Fox Chase Researcher Receives OCRA Grant
John Krais, PhD, a postdoctoral researcher at Fox Chase Cancer Center, Philadelphia, recently received a 2-year, $75,000 grant from the Ovarian Cancer Research Alliance (OCRA) for his investigation into DNA repair processes in BRCA1 mutant cancers.
Krais works in the lab of Neil Johnson, PhD, Associate Professor at Fox Chase. His research will focus on the RNF168 protein, which is involved in repair of DNA damage. RNF168 recruits BRCA1 and another protein, 53BP1, to the site of DNA damage. 53BP1 blocks the BRCA1-dependent repair process, resulting in pathways that lead to more mutations in BRCA1 mutant cancers.
Preliminary research found reduced recruitment of 53BP1 to DNA damage in cases of BRCA1 mutation, allowing the cancer to grow. These same circumstances yielded a low presence of RNF168. By delving more into the role of RNF168, Krais will provide a better overall understanding of the DNA repair process in BRCA1 mutant cancers.
The BRCA1 and BRCA2 mutations are the strongest known genetic risk factors for epithelial ovarian cancer.
“I am grateful to the Ovarian Cancer Research Alliance and Phil and Judy Messing for enabling me to generate information that we hope will ultimately lead to accurate predictions of therapy response and novel therapeutic approaches,” said Krais.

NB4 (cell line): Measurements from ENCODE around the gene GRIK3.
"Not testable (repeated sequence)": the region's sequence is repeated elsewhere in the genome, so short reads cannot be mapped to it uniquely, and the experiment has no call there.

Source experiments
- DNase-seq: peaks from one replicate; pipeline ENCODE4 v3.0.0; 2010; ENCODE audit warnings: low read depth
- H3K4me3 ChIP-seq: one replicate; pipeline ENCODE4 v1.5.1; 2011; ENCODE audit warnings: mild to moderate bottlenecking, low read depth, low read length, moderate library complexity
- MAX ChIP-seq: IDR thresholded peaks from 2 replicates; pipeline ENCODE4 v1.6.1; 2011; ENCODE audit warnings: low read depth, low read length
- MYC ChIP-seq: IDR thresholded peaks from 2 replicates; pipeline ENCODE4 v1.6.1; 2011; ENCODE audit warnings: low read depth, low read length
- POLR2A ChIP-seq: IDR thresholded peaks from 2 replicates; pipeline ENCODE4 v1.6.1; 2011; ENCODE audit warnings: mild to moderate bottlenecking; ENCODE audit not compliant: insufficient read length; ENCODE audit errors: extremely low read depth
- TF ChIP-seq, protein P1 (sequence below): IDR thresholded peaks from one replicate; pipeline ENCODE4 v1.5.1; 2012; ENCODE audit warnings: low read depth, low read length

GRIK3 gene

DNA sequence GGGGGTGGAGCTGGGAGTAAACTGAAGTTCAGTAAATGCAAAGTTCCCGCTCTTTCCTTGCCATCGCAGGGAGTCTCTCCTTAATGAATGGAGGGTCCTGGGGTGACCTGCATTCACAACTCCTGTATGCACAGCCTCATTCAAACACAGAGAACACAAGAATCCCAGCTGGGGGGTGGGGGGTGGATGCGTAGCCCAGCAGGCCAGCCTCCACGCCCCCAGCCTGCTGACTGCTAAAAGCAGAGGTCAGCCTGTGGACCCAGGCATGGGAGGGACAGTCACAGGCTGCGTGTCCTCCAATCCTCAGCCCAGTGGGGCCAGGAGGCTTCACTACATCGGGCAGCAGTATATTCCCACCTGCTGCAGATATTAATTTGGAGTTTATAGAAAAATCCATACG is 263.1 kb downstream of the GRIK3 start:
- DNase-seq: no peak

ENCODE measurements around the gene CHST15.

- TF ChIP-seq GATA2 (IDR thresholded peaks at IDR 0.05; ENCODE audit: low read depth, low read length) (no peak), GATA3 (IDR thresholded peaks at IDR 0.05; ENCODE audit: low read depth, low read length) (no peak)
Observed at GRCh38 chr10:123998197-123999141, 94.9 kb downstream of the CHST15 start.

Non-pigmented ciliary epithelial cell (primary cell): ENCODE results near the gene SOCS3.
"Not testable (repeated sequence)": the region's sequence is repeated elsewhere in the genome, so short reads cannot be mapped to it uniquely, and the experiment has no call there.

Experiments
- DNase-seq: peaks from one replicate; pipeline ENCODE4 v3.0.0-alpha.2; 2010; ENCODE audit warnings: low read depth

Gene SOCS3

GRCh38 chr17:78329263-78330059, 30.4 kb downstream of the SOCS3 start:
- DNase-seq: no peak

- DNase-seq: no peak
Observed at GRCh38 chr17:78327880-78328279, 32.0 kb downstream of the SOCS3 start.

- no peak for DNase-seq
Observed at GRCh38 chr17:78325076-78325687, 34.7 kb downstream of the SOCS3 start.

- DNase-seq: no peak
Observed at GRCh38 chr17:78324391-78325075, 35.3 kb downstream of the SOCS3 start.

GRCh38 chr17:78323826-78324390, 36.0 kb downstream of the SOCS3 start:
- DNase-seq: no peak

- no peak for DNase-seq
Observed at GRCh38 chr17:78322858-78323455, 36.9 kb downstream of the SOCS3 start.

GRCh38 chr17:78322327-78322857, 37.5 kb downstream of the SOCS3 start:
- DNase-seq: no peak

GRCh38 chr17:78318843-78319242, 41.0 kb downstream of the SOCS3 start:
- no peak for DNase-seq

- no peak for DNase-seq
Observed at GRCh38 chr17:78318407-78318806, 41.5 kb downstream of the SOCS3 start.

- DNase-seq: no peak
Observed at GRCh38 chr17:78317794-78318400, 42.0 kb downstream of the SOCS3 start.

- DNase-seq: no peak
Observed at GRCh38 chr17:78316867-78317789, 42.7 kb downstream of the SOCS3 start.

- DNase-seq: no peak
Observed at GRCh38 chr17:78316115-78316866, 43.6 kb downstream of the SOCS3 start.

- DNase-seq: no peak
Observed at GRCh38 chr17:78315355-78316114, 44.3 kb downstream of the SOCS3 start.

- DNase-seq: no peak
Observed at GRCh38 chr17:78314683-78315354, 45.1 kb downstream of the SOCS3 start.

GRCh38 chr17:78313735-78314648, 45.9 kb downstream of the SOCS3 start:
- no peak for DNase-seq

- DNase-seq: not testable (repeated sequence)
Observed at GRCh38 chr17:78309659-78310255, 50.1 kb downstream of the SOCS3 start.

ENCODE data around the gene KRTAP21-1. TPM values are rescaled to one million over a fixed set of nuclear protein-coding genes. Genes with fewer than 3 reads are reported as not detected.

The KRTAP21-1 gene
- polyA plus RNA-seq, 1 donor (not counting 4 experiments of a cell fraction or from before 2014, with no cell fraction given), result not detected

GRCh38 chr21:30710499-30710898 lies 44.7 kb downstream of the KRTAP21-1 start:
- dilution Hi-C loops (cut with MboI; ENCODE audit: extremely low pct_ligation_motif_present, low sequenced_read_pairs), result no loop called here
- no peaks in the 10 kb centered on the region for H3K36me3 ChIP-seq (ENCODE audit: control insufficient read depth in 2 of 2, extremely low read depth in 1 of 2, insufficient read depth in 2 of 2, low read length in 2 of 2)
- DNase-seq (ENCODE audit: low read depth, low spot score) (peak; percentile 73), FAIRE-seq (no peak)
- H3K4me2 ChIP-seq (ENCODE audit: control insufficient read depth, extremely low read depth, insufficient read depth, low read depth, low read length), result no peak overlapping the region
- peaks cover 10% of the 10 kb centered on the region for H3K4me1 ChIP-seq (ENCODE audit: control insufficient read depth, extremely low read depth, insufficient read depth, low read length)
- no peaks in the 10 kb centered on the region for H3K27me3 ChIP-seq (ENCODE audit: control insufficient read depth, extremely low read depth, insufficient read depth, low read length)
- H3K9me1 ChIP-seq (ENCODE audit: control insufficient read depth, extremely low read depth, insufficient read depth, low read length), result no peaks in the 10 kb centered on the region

Researcher Honored With 2019 AACR Lectureship
Charles L. Sawyers, MD, FAACR, was recently honored with the AACR Princess Takamatsu Memorial Lectureship at the AACR Annual Meeting 2019.
Sawyers is a Howard Hughes Medical Institute Investigator, Chair of the Human Oncology and Pathogenesis Program at Memorial Sloan Kettering Cancer Center, and Professor of Medicine at the Weill Cornell Medical College. He is being recognized for his work on cancer drug resistance mechanisms, specifically those involving the tyrosine kinase inhibitor imatinib in patients with chronic myeloid leukemia (CML) and in prostate cancer patients with resistance to hormone therapy.
This lectureship honors Sawyers' critical role in developing molecularly targeted cancer therapies for the treatment of two diseases: CML and metastatic prostate cancer. His pioneering research into identifying treatments for cancers that have become resistant to established therapies has led to the development of dasatinib for patients with imatinib-resistant CML and enzalutamide and apalutamide for metastatic prostate cancer.
“Dr. Sawyers is a highly esteemed physician-scientist, and we are delighted to recognize his exceptional body of translational and clinical research,” said Margaret Foti, PhD, MD (hc), Chief Executive Officer of the AACR. “His groundbreaking discoveries have provided deep insight into the mechanisms of drug resistance and have led to the development of new molecularly targeted therapies that are benefiting countless patients worldwide. He is greatly deserving of this prestigious accolade.”